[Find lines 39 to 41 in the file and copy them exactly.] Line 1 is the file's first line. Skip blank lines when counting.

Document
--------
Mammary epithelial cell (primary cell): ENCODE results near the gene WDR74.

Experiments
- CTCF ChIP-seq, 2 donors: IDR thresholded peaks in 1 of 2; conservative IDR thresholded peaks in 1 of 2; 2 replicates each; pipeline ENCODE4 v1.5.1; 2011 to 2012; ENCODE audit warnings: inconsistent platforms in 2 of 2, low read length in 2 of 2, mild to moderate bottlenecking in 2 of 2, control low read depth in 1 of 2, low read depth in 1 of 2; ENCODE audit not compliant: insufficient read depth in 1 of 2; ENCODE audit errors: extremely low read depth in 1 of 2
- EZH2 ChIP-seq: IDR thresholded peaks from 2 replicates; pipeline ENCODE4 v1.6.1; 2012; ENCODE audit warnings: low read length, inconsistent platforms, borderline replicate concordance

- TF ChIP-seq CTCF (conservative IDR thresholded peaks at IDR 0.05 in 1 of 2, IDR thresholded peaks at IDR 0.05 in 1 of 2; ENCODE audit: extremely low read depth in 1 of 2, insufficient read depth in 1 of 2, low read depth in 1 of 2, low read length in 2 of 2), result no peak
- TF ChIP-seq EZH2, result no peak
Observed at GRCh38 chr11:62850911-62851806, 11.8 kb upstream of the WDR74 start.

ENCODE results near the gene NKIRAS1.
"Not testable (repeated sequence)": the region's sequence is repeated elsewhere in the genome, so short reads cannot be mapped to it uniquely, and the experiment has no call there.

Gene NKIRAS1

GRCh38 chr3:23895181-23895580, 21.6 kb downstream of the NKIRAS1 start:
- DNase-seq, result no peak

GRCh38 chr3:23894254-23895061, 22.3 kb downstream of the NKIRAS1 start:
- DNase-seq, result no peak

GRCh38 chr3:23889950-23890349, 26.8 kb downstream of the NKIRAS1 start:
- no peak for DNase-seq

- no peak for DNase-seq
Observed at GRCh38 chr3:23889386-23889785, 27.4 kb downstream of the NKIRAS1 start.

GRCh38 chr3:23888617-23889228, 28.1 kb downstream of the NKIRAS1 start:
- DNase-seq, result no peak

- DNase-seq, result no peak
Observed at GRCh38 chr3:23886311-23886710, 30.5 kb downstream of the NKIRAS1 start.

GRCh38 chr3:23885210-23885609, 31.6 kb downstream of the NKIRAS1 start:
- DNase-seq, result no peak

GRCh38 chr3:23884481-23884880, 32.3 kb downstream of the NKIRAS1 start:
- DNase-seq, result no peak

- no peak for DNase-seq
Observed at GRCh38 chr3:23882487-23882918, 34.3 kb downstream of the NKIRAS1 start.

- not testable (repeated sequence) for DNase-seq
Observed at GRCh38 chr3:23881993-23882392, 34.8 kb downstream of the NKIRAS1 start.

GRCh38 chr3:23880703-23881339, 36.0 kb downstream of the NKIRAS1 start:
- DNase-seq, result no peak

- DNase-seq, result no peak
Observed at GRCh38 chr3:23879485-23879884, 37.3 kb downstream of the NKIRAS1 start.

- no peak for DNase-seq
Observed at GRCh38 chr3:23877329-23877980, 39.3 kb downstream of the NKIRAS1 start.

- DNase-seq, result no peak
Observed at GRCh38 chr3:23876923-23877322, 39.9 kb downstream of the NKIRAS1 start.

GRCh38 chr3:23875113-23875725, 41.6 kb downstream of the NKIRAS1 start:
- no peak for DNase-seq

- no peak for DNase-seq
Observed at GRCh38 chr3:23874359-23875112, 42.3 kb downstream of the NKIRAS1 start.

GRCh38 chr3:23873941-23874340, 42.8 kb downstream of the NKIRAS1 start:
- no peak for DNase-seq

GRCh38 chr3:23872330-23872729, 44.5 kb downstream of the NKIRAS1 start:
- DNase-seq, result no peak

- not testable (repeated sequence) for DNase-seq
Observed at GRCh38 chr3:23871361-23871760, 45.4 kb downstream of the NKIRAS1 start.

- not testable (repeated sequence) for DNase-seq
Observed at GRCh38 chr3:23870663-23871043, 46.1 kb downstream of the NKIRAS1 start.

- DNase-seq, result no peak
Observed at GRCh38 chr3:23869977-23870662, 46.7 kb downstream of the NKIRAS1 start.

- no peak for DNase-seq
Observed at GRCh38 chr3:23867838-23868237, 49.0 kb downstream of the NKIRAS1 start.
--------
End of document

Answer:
GRCh38 chr3:23875113-23875725, 41.6 kb downstream of the NKIRAS1 start:
- no peak for DNase-seq

- no peak for DNase-seq